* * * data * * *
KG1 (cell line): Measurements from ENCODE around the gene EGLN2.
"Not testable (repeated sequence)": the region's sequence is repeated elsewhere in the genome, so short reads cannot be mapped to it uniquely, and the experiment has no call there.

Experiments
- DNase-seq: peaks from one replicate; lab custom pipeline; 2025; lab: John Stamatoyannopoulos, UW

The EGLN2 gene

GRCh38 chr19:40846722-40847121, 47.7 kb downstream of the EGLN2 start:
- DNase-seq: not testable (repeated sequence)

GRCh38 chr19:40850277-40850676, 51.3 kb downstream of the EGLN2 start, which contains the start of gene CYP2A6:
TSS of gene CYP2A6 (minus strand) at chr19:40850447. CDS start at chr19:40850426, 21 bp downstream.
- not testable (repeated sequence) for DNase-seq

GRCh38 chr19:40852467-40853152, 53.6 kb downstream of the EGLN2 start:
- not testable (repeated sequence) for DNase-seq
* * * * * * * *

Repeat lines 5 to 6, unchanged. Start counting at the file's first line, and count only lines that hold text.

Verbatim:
The EGLN2 gene

GRCh38 chr19:40846722-40847121, 47.7 kb downstream of the EGLN2 start: